From NBC's Domenico Montanaro
After Clinton's victory last night, the latest out of Clinton camp is that Clinton has pulled ahead of Obama in the popular vote. Of course, as we noted in First Thoughts, this can only be done by including Florida and Michigan, which is what the Clinton campaign has done.
Coming across journalists desks this morning was the following e-mail from Phil Singer at Clinton camp with the subject, "More People Have Voted For Hillary Than Any Other Candidate":
"After last night's decisive victory in Pennsylvania, more people have voted for Hillary than any other candidate, including Sen. Obama. Estimates vary slightly, but according to Real Clear Politics, Hillary has received 15,095,663 votes to Sen. Obama's 14,973,720, a margin of more than 120,000 votes. ABC News reported this morning that 'Clinton has pulled ahead of Obama' in the popular vote. This count includes certified vote totals in Florida and Michigan."
ABC's The Note reported this morning, however, similarly to what we wrote in First Thoughts: "By one (rightly disputed) metric -- the popular vote, including Florida and Michigan -- Clinton has pulled ahead of Obama. But without the rogue states, Obama is still up by 500,000 -- and if you can find another objective measurement by which she's in the lead, let us know."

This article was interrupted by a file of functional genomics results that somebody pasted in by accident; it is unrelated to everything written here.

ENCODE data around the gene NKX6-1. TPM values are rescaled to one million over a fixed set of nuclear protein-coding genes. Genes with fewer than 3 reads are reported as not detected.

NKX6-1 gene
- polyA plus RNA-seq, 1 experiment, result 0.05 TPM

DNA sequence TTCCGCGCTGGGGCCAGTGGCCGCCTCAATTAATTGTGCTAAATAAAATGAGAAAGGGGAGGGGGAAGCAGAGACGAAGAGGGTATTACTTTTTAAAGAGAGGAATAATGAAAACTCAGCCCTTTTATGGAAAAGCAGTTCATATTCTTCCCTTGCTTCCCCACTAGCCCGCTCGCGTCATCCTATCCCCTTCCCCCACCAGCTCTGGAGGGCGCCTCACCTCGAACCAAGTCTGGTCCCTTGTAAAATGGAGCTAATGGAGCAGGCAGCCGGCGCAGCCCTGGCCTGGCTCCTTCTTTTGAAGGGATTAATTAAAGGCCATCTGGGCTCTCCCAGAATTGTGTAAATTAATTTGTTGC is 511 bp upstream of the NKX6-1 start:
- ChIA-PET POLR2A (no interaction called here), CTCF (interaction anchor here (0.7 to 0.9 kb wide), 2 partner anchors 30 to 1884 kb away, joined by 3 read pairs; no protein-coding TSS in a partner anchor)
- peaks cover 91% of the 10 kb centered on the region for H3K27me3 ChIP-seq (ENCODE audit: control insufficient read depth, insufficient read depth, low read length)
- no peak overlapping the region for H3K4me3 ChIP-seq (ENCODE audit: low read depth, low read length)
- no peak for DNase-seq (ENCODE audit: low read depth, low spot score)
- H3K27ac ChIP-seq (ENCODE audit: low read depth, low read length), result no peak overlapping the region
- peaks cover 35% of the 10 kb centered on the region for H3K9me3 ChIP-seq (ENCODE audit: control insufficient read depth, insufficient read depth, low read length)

RealClearPolitics keeps a popular vote tally, which breaks down the totals. It has a line also factoring in Michigan, which has an asterisk.
What we wrote: "That new popular vote total (not counting FL or MI) has Obama leading Clinton, 49%-47%. For those keeping score, that's a difference of 483,129. ... So those remaining contests, per this conservative projection, bring Obama's popular vote lead to 515,629. If you add Florida, that gives Clinton almost another 300,000 more. So you if you include the Sunshine State, Obama will still lead her by about 215,000 popular votes. No wonder Clinton herself decided to start talking about Michigan again, because she can't "win" the popular vote without it. The problem: Even many Clinton supporters believe it's not a valid measurement."